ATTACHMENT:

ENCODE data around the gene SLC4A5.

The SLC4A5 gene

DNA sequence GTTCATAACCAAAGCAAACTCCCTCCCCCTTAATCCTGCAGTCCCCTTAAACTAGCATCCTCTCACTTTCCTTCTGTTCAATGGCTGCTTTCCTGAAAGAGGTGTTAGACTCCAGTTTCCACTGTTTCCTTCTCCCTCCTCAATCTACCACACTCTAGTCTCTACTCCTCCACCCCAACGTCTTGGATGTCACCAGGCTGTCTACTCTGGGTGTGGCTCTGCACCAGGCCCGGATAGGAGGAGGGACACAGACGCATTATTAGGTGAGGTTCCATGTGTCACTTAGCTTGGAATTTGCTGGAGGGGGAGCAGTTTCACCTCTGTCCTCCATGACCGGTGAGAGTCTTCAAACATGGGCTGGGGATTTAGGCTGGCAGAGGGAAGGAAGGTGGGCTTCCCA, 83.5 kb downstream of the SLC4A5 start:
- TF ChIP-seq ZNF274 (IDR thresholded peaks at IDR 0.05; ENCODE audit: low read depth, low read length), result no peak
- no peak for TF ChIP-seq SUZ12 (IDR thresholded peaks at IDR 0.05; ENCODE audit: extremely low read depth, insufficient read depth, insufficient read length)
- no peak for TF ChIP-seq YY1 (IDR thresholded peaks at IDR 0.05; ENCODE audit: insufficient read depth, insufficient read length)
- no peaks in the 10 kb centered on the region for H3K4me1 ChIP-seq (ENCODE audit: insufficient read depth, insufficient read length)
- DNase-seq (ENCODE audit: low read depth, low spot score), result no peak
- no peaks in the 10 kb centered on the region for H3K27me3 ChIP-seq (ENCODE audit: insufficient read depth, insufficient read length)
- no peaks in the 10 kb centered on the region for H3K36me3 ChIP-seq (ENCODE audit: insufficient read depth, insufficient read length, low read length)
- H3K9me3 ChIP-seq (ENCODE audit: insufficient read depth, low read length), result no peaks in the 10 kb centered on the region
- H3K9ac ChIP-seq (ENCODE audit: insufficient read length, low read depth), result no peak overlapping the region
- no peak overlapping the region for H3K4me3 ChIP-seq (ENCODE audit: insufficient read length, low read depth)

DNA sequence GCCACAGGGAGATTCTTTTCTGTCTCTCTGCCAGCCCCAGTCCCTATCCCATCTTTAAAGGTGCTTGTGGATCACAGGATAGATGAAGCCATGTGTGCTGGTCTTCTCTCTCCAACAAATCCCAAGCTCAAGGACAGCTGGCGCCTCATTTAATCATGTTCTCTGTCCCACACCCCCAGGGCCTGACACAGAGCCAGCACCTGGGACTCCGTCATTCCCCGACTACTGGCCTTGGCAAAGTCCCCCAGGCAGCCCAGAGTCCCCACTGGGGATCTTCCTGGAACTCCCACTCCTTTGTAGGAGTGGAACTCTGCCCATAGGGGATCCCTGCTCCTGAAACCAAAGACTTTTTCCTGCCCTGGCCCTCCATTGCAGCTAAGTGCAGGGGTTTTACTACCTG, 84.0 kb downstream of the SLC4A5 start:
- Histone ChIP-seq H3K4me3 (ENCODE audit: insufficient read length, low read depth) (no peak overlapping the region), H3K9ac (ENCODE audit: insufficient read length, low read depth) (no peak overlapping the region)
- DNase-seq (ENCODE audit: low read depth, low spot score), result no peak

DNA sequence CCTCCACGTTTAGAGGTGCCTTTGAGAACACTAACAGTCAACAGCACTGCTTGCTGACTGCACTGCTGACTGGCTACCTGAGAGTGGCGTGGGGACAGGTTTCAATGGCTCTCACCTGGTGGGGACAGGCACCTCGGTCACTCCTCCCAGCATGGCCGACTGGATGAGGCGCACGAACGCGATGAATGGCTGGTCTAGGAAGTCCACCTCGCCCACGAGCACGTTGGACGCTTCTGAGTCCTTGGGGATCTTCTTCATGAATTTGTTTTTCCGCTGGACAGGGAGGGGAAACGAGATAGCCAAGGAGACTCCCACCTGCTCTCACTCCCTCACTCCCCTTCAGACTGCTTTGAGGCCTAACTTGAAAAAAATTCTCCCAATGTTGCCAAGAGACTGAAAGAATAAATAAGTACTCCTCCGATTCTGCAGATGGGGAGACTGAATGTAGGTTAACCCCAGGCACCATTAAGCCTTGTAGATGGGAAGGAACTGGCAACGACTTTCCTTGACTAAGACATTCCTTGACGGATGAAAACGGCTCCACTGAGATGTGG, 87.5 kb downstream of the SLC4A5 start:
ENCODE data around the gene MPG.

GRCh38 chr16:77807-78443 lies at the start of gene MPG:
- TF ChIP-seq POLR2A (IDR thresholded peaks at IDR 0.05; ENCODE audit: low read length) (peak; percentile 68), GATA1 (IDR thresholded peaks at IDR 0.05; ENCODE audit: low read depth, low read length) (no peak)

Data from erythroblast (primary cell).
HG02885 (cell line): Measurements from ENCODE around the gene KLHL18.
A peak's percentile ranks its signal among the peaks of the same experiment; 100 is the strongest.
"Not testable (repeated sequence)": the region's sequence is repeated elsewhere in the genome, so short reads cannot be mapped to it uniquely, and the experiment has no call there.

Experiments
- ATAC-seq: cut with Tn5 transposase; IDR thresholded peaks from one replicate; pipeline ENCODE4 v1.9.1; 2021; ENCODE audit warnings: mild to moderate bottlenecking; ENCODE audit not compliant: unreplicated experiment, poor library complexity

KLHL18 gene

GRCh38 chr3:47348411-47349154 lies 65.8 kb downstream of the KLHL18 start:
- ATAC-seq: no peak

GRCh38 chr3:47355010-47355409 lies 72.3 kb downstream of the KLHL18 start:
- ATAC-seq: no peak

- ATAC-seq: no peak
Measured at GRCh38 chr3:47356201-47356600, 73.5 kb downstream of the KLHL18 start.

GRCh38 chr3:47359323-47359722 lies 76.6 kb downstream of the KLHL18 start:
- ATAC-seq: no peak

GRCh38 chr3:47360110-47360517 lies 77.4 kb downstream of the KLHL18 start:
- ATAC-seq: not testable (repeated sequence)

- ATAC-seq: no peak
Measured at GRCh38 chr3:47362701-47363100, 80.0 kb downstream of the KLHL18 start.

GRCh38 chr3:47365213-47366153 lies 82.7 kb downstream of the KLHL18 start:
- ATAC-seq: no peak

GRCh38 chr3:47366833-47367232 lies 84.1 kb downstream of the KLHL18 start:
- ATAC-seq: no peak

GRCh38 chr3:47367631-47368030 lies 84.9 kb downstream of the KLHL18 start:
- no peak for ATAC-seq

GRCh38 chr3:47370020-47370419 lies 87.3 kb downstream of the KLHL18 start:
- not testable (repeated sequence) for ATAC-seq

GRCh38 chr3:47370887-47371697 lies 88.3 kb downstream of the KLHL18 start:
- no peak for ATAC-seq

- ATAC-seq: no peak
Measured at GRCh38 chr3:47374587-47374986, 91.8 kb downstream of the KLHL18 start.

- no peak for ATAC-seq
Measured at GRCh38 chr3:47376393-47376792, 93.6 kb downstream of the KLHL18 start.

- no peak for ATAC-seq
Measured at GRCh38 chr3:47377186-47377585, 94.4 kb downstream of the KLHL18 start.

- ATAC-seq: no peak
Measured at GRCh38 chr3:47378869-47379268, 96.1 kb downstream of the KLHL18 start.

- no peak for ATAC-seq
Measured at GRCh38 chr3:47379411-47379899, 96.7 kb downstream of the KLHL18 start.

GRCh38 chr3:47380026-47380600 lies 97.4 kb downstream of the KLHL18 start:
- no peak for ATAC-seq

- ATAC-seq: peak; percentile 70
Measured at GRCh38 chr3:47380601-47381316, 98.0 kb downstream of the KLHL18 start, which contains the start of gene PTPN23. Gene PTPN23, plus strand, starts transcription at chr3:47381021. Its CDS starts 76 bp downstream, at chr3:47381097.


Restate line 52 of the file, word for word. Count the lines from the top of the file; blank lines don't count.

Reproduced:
- no peak for ATAC-seq